For years, local politicians have gotten away with transferring hundreds of millions of taxpayer dollars to their favorite lobbyists, ostensibly to represent them in Tallahassee and Washington.
The influence peddlers reciprocate with equal generosity, kicking back prodigious chunks of money to city and county commissions and school board members by bundling up campaign contributions or by sponsoring fundraisers. In South Florida politics, this amounts to the circle of life.
What makes public-funded lobbying so unseemly, of course, is that we elect a cadre of representatives and senators to look after the interests of the folks back home. Lavishing local taxpayer money on lobbyists would seem to be redundant. We’re already paying (and plenty) for that service, aren’t we?
For years, newspapers like the Miami Herald, the Tampa Bay Times and the Orlando Sentinel have been calling this a disgrace. To no effect. These practitioners are beyond shame.
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But three weeks ago, when Richard Corcoran said the word, it was like thunder bolt striking the state capitol. “I think it’s a disgrace that taxpayer dollars are used to hire lobbyists when we elect people to represent them,” the incoming speaker of the House told Steve Bousquet of the Miami Herald/Tampa Bay Times Tallahassee Bureau.
Corcoran may be a ruthless slash-and-burn right-wing ideologue, but at least on the matter of taxpayer-funded lobbying, the man deserves a hug. (Just watch your back.)
I think it’s a disgrace that taxpayer dollars are used to hire lobbyists when we elect people to represent them.
Incoming House Speaker Richard Corcoran
It’s not that Miami-Dade and Broward counties have hired a piddling lobbyist or two to keep an eye on the state Legislature. Miami-Dade has 20 lobbyists on contract in Tallahassee. They must be stumbling over one another in the capitol. Meanwhile, the city of Miami has a dozen more. Miami Beach apparently needs nine. Peruse the list of clients on the Florida lobbyist register and you’ll find a gang for nearly every Podunk town in the county. Opa-locka may be bankrupt, but the town can apparently afford three lobbyists.
Oh, there’s more. The Miami-Dade School Board will be doling out taxpayer money for eight lobbyists, one more than the Miami-Dade Expressway Authority.
It’s the same racket in Broward, where the county has 23 lobbyists under contract, the sheriff has six, the property appraiser pays four, the clerk of courts has a couple. Same with the cities, starting with Fort Lauderdale’s eight, one fewer than Hollywood. Miramar and Lauderdale Lakes both dip into their middling city coffers to hire seven lobbyists each. Eight lobbyists list Pembroke Pines as a client. And so it goes.
Down in the southernmost reaches of South Florida, the lobbyist register lists Monroe County with a single lobbyist, the Monroe County Board of Commissioners with two lobbyists and — inexplicably — the Monroe County Board of County Commissioners with 10. Add ’em up and surely Monroe County (even without counting the six under contract to Key West) has more state lobbyists per capita than any other joint in Florida.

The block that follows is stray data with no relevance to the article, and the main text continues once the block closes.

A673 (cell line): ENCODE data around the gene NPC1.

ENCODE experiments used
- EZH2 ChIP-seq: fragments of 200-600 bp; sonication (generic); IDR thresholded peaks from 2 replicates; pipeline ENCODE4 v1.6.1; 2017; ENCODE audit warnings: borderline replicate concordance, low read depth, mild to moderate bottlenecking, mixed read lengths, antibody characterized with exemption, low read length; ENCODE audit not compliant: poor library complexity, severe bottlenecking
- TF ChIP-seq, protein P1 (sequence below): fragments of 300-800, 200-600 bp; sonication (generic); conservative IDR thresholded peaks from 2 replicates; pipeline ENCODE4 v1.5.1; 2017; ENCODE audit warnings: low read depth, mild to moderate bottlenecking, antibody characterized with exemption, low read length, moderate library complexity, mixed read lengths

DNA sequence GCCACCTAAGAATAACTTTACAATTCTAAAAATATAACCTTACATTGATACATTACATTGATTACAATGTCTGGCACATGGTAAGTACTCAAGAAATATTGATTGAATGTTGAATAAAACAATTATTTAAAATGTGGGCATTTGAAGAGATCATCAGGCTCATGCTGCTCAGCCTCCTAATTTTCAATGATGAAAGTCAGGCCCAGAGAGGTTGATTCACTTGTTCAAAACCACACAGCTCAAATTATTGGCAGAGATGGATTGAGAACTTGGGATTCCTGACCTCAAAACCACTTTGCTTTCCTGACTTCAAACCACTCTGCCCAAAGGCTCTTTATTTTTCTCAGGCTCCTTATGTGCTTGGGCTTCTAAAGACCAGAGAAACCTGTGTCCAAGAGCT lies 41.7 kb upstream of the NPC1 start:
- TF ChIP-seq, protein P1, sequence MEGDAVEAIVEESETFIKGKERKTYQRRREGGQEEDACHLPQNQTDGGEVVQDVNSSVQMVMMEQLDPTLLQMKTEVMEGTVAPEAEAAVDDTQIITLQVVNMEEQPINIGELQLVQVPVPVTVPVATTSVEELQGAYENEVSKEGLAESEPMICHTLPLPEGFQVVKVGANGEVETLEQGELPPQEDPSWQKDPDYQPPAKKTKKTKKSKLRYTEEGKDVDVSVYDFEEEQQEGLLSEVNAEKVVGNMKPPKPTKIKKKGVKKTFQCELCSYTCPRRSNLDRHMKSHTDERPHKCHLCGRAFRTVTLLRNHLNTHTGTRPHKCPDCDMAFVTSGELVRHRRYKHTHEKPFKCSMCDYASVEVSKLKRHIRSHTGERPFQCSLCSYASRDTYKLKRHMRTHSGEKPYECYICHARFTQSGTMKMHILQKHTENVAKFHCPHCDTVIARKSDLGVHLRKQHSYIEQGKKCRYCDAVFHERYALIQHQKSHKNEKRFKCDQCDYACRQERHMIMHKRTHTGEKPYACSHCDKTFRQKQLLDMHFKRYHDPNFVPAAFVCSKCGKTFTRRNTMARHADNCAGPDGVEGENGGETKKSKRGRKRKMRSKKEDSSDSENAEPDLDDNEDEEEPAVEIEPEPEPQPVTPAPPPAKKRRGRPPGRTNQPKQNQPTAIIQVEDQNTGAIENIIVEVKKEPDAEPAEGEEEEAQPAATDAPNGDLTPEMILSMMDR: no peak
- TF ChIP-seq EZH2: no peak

All this could make a fiscal conservative’s head explode. Town after town. County after county. Public universities. Public hospital districts. Airports. Seaports. Water management districts. Transit authorities. Highway authorities. Even state agencies hire lobbyists to troop across the street and butter up legislators. The Florida Fish and Wildlife Conservation Commission, known for its infamous massacre of black bears last year, has 21 hired guns working the Legislature.
We’re not just frittering away our money on Tallahassee lobbyists. Six years ago, the Miami Herald discovered that Miami-Dade County spent more on Washington lobbyists than any other county in the country. Forty-nine states spent less on lobbyists than Miami-Dade. The county had held that distinction for seven years running. (Broward County outspent all but three states in this ignominious category.)
So what do we get for our money (other than fat campaign contributions for our city and county commissioners)? Nada, at least in Washington, where nothing gets done. Tallahassee, for our money, likes to dole out preemption bills, designed to undercut local government. Cities can’t go beyond state law to limit gunslingers, cigarette smoking, beekeeping or ban exotic animals, even jungle cats. If a homeowner has a state wildlife permit for a wolf or a tiger or a black mamba, there’s nothing a city commission can do about it. Local governments are limited in how they can regulate short-term vacation rentals. Cities and counties can’t ban plastic bags or fracking or limit landscaping fertilizer or polystyrene containers. All this, despite the hundreds of millions of dollars local governments have paid their army of lobbyists.
Ten years ago I happened to be sitting in the Broward County Commission chambers as the county was approving another long list of lobbyist contracts. Commissioner Stacy Ritter noted that during her time in the Legislature, one of the fellows about to get his $35,000 contract renewed had never visited her office. Not once.
Of course, that’s not the object of this perennial exercise. No one expects legislative results. This is all about campaign contributions.
Sure it’s a disgrace. Maybe Speaker Corcoran can reign in taxpayer-funded lobbying. Of course, that might not sit well with his lobbyist brother Michael, who represents a passel of public entities. Including the cities of Miami and Miami Beach.